dave^2 = -1

A software development blog by some bloke called Dave

Git tidbit: Comparing different paths across branches or commits

Today I updated a library version in a project, which changed the path from packages/FSharp.Formatting.CommandTool-2.8.0 to packages/FSharpFormatting.CommandTool-2.9.1. We’d also taken our own copies of some templates in the package, and I wanted to check if there were any differences between -2.8.0\templates and -2.9.1\templates that I should port across.

Rather than my usual fumbling about (check out both, copy, diff) I thought I’d try to learn the necessary Git incantation to compare the paths. And then blog it, so that when I forget I’ll have a quick reference handy for next time. :)

F# type signature gotchas

Today I was speaking with a colleague about some F#, and he pointed out a few gotchas with F# type signatures, especially if you’ve spent some time with Haskell (and not OCaml or other ML-ish language).

A simple circuit, an Arduino, and Haskell

I recently had loads of fun attending a Nodebots AU event in Sydney. (Thanks a lot to Damon and Andrew for organising, and NICTA for the venue!) I got to muck around with some simple circuits and drive them with Javascript. Towards the end of the day I was running out of time and creativity to do anything fancy, so I decided to see if I could get one of the circuits working with Haskell.

F# assertion libraries

There are a few different libraries that provide test assertions for F#. I went through a couple today and tried a trivial example in each.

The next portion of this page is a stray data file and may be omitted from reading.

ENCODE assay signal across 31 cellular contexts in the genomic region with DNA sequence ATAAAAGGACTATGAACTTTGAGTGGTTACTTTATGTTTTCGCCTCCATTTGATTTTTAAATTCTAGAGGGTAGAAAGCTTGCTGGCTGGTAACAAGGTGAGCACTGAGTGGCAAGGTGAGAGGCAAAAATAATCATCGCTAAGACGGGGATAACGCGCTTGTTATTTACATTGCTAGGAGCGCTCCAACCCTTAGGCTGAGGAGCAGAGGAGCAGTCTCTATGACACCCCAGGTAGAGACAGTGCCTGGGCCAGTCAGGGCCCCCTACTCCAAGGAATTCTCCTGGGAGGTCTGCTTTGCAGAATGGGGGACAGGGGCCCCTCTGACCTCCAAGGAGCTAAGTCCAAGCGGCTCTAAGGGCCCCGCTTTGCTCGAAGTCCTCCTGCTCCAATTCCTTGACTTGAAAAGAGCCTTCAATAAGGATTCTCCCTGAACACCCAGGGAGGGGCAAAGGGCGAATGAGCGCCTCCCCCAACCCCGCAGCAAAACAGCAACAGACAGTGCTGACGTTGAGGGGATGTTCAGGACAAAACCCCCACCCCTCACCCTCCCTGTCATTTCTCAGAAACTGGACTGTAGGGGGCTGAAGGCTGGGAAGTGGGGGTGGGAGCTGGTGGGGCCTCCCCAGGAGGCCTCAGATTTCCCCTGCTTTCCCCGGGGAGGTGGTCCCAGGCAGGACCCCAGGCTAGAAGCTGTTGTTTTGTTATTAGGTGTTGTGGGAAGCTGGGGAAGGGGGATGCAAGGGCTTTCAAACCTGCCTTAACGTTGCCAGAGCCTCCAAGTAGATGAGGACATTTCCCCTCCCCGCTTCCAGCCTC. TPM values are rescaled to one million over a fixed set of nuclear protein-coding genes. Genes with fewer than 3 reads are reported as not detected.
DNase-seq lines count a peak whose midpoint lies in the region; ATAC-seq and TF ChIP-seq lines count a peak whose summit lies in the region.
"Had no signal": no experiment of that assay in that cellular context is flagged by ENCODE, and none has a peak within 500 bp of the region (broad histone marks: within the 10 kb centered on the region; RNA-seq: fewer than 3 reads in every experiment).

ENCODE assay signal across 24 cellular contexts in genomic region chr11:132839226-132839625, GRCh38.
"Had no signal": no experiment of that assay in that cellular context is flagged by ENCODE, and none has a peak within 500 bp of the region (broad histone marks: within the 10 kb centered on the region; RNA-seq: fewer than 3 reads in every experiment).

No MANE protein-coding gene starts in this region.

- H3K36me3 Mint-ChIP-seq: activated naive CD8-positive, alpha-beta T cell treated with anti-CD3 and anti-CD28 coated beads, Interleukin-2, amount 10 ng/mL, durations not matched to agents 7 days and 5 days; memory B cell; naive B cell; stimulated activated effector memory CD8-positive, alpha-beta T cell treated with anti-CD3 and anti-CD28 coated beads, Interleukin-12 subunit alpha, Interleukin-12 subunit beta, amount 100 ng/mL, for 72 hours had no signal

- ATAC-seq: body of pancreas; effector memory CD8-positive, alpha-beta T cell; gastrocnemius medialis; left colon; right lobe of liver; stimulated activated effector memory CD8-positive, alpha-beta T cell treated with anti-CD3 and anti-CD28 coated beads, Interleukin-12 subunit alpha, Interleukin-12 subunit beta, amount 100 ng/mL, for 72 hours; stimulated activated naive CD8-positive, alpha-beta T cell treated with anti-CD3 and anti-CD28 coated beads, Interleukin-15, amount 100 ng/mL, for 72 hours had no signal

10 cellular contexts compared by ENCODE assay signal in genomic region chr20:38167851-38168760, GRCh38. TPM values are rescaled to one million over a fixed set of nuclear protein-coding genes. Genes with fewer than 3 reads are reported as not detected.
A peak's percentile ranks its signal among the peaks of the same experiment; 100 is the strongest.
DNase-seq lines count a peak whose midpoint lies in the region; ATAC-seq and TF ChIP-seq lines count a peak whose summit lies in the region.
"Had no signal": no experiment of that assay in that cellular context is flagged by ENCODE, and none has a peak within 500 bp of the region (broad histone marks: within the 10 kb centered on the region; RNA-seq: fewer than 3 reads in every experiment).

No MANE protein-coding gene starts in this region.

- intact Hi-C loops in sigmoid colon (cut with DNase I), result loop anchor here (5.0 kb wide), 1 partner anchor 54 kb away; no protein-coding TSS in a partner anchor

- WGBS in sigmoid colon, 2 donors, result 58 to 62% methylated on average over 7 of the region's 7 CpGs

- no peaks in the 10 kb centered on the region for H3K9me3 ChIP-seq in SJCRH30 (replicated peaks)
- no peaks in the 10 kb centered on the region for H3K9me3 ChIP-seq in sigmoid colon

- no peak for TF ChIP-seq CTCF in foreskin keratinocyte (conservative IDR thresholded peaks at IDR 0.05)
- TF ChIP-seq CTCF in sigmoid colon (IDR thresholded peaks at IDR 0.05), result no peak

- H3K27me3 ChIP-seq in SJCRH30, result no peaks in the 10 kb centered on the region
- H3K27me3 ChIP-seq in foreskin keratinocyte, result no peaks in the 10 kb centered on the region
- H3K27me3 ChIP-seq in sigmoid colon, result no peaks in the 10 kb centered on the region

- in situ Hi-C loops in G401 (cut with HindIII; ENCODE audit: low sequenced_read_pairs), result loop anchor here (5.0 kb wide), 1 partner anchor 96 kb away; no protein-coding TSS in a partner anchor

Digitising hand drawn sketches

Every so often I want to quickly sketch out what should be a simple diagram. Irrespective of what drawing program I use, I always seem to take much more time than I intend for a result that does not even remotely resemble what I want.

So I decided to give up and find a way to use hand-drawn sketches instead. Here’s the method I ended up with, based almost entirely on Marc Liberatore’s “Whiteboard Diagrams as PDFs” post and the wonderful ImageMagick and Potrace utilities.

My drawings still look fairly terrible, but at least they convey what I want them to and are quick to produce! :)

Haskell without the Haskell Platform

Apparently it can be a bit tricky to get some Haskell libraries working on Windows, in which case the Haskell Platform is a great way to get going with Haskell. For Mac and Linux the platform works too, but we can also just grab the latest GHC and Cabal (ooh, shiny!) and go from there.

UPDATE 2019-02: I tend to use ghcup on Mac and Linux these days. Am leaving these steps here as building GHC and Cabal is still a valid way of getting Haskell up and running.